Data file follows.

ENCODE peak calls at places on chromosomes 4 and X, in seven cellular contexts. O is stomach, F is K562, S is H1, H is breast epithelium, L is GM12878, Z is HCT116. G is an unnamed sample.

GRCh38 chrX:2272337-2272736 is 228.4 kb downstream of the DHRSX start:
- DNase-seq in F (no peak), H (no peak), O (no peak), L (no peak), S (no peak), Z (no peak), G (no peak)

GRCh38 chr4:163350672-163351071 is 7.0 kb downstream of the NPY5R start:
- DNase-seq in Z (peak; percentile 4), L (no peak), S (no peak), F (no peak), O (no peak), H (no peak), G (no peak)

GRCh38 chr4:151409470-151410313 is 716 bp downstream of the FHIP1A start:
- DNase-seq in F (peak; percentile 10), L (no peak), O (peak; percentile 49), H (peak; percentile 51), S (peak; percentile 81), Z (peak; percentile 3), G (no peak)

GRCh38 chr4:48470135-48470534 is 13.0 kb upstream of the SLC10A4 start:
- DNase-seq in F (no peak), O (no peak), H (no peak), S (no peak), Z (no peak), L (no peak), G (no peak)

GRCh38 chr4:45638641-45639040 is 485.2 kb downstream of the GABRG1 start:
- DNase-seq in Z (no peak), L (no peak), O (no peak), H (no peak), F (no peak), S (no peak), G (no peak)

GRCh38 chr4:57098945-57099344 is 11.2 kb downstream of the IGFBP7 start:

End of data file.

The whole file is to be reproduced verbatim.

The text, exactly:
ENCODE peak calls at places on chromosomes 4 and X, in seven cellular contexts. O is stomach, F is K562, S is H1, H is breast epithelium, L is GM12878, Z is HCT116. G is an unnamed sample.

GRCh38 chrX:2272337-2272736 is 228.4 kb downstream of the DHRSX start:
- DNase-seq in F (no peak), H (no peak), O (no peak), L (no peak), S (no peak), Z (no peak), G (no peak)

GRCh38 chr4:163350672-163351071 is 7.0 kb downstream of the NPY5R start:
- DNase-seq in Z (peak; percentile 4), L (no peak), S (no peak), F (no peak), O (no peak), H (no peak), G (no peak)

GRCh38 chr4:151409470-151410313 is 716 bp downstream of the FHIP1A start:
- DNase-seq in F (peak; percentile 10), L (no peak), O (peak; percentile 49), H (peak; percentile 51), S (peak; percentile 81), Z (peak; percentile 3), G (no peak)

GRCh38 chr4:48470135-48470534 is 13.0 kb upstream of the SLC10A4 start:
- DNase-seq in F (no peak), O (no peak), H (no peak), S (no peak), Z (no peak), L (no peak), G (no peak)

GRCh38 chr4:45638641-45639040 is 485.2 kb downstream of the GABRG1 start:
- DNase-seq in Z (no peak), L (no peak), O (no peak), H (no peak), F (no peak), S (no peak), G (no peak)

GRCh38 chr4:57098945-57099344 is 11.2 kb downstream of the IGFBP7 start: